24 hours in Munich
Bavaria is just different, and that is also true of Munich, Germany's third-largest city. If you do not feel like drowning the day in beer on the lawn of the world's largest lavatory – the “Oktoberfest Wies'n“ -- let us tell you everything Munich has to offer in a 24-hour period. So away from the collective Oktoberfest fun! It doesn't mean you have to stay totally dry.
As a starting point for your perfect Munich trip, the Hotel am Englischen Garten is a fine choice. The big lederhosen show, thanks to a jump in the city's hotel prices in September, are at least a third higher. The family-run hotel is not for the masses, which is utterly incomprehensible, because the location couldn't be better. In the furthest corner of Schwabing, where Munich looks like a sleepy village, is the English Garden. Schwabing is a cult -- do not pass up the chance to take a stroll through the alternative-tinged streets with their Art Nouveau buildings.
The English Garden, Munich's strikingly beautiful "green lung," is regarded as the most spacious park of all European cities! Note that you will find here different "climate zones" that you had not necessarily expected. The large beer garden at the Chinese Tower is probably the best place for the first and white sausage (Weisswurst) of your city tour -- so far, so good. But a little further south, your appetite for sausages of all kinds might dissipate -- because you are in a nudist zone. How amusing!
The next stop is a must -- something you may not get to see again so soon. Since the 1970s cool neoprene heroes surf in the waves at the man-made Eisbach River, just as in the surf off of Hawaii. The legendary Eisbach surfers attract consistant spectators from all over the world. Warning: it's a spot where one gets stuck easily!
But Munich has so much else to offer. Check out the Ludwigstrasse, where flip-flops and suntan lotion quickly disappear and the city puts on its glamorous face. Marvel at the antique-looking Victory Gate (Siegestor), the Residenz Palace, and all the rest of the imperial glory that the Wittelsbachers concocted for their Munich.
You now arrive at Marienplatz and find yourself right in the bustling heart of Munich. Here are the Marian Column (Mariensäule) and the magnificent New Town Hall, reminiscent of the one in Brussels. Walk a little farther to see Munich's undisputed No. 1 landmark, the Frauenkirche, with its two cap-wearing towers.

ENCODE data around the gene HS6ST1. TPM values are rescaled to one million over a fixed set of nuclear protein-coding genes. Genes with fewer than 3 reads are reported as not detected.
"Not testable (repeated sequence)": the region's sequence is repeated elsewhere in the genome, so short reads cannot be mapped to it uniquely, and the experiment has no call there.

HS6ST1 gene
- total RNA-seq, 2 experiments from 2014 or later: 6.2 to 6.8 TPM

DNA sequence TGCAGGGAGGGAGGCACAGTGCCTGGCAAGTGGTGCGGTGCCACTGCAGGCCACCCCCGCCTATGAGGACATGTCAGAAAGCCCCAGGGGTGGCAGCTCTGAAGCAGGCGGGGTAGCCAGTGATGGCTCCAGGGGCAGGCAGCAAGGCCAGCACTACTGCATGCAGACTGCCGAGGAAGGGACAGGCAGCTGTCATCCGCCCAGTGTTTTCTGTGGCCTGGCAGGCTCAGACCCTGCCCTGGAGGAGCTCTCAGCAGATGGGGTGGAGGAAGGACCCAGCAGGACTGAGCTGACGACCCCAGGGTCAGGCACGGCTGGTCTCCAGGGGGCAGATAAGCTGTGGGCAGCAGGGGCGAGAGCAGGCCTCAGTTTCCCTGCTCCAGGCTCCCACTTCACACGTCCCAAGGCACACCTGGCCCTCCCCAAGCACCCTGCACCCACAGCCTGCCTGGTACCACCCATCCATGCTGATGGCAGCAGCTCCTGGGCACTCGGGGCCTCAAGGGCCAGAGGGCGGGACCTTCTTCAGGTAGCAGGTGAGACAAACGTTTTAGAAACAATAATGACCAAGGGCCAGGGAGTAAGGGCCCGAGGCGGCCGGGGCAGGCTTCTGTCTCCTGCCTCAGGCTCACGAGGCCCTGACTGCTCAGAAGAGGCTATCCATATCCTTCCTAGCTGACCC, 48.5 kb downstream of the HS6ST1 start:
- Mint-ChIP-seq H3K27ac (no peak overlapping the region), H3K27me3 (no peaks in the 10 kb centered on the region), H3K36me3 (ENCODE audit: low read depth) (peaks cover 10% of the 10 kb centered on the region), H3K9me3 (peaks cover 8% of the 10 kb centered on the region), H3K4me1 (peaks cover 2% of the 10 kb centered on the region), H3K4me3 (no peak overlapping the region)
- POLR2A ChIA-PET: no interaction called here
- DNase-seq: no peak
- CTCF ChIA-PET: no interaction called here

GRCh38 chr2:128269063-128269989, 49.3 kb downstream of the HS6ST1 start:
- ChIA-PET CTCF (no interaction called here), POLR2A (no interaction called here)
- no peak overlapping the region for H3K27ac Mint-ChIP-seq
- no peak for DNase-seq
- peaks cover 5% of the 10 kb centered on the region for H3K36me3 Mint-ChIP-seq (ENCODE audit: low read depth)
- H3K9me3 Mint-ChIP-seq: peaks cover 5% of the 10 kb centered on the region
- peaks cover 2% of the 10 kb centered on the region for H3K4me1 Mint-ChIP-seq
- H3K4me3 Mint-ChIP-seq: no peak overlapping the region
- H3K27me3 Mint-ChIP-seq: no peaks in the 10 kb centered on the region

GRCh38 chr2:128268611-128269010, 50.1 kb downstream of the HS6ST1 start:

Another Munich Weisswurst institution is just around the corner -- the Weisses Brauhaus is, despite its huge size, often bursting at the seams. Sometimes it's better to wander among the colorful, fragrant delicatessen stands of the Viktualienmarkt or pop into in one of less crowded restaurants in the area.
Once your sausages have digested, it's time to spice up your trip with some art. That is no further away than Maxvorstadt and its "Kunstareal," where three world-class museums await. If the Old Masters are your thing, you should head straight for the Alte Pinakothek (which has a whole room full of monumental paintings by Rubens, among other things). Otherwise, from the three famous Munich Pinakotheks, you should select the the Pinakothek der Moderne -- it combines four exhibition areas -- art, architecture, graphics, and design -- under one roof.
Car buffs in Munich must pay a visit to BMW Welt -- the free tickets grants access to one of the most spectacular new buildings in the city (architect: Coop Himmelblau). The Olympic Park is adjacent to it as well. Admire up close the tent roof of the sports facilities (the world-famous Olympic Stadium, former venue of Bayern Munich) and the nearly thousand-foot-high Olympic Tower. Even for a long walk, the Olympic Park delivers, with its green hills and the sea making the perfect backdrop.Munich by night -- it's impossible to be bored! If you underline the tips in this printable guide with the aid of your golden MasterCard or are friends with German goalkeeper Oliver Kahn, then drop into Pacha. Only a few feet away from the glitzy disco Reich und Schön (Rich and Beautiful), the 089-Bar hosts a cooler (certainly a cheaper) party. As an alternative, let the brick Muffatwerk be duly recommended as well. In the former power station on the Isar, all kinds of music genres (well, not brass bands) party until the wee hours.